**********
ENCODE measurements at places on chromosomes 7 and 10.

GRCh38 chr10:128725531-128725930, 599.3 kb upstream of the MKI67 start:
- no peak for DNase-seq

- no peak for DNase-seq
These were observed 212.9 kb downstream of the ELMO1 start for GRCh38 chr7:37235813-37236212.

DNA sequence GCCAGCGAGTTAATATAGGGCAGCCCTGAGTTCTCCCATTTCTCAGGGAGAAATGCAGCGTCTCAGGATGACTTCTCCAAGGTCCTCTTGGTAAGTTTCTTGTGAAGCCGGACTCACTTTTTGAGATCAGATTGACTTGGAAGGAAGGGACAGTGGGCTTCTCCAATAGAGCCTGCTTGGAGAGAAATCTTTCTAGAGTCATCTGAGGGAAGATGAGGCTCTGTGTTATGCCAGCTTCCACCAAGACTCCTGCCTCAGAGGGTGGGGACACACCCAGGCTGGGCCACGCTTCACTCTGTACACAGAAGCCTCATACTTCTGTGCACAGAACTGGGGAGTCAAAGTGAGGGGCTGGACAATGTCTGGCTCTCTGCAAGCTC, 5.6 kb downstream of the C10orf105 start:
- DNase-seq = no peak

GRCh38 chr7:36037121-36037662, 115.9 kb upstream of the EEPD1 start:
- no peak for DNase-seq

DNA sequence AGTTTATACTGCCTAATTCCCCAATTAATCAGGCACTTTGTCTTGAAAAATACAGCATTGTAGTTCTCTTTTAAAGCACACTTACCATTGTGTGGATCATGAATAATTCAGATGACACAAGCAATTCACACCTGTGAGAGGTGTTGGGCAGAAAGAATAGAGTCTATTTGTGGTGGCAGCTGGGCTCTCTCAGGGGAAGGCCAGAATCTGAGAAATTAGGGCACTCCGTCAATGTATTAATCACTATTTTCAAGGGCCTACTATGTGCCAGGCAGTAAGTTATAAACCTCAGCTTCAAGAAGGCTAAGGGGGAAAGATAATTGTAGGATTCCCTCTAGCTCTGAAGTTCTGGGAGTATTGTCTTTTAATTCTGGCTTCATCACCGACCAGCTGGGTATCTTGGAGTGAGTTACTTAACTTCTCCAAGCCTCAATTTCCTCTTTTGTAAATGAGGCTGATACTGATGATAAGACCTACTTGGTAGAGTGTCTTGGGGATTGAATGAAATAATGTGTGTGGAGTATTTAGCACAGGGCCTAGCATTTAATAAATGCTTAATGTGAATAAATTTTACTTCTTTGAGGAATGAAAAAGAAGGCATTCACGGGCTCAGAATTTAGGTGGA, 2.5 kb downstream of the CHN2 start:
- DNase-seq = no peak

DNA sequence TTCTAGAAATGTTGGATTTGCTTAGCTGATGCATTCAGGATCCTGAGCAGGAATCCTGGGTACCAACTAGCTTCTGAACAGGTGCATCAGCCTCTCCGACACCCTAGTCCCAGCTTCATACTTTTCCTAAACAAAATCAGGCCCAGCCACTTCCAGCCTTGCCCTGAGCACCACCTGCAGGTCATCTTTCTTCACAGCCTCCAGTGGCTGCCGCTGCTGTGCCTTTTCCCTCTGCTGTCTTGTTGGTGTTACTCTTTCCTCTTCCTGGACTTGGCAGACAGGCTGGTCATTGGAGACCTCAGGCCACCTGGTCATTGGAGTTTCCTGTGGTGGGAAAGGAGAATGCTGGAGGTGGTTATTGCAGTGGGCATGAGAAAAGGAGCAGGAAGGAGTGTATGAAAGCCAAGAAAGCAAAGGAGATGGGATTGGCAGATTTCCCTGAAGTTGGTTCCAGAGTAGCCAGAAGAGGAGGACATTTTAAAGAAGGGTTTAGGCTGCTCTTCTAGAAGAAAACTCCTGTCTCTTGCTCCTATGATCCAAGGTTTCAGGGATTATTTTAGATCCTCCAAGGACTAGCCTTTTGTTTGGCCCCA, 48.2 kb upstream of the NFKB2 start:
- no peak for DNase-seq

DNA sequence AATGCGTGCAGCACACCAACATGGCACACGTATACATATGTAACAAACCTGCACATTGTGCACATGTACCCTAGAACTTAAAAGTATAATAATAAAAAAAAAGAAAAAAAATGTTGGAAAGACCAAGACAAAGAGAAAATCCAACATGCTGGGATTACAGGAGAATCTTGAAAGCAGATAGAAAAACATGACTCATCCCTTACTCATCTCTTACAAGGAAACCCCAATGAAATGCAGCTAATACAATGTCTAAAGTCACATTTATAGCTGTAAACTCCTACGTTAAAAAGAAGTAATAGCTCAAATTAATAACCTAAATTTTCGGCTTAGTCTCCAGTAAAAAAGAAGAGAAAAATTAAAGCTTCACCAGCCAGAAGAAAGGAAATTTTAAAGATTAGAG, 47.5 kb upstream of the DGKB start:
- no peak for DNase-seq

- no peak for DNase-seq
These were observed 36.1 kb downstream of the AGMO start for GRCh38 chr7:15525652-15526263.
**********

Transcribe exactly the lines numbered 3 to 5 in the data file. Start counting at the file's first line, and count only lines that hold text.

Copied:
- no peak for DNase-seq

- no peak for DNase-seq
These were observed 212.9 kb downstream of the ELMO1 start for GRCh38 chr7:37235813-37236212.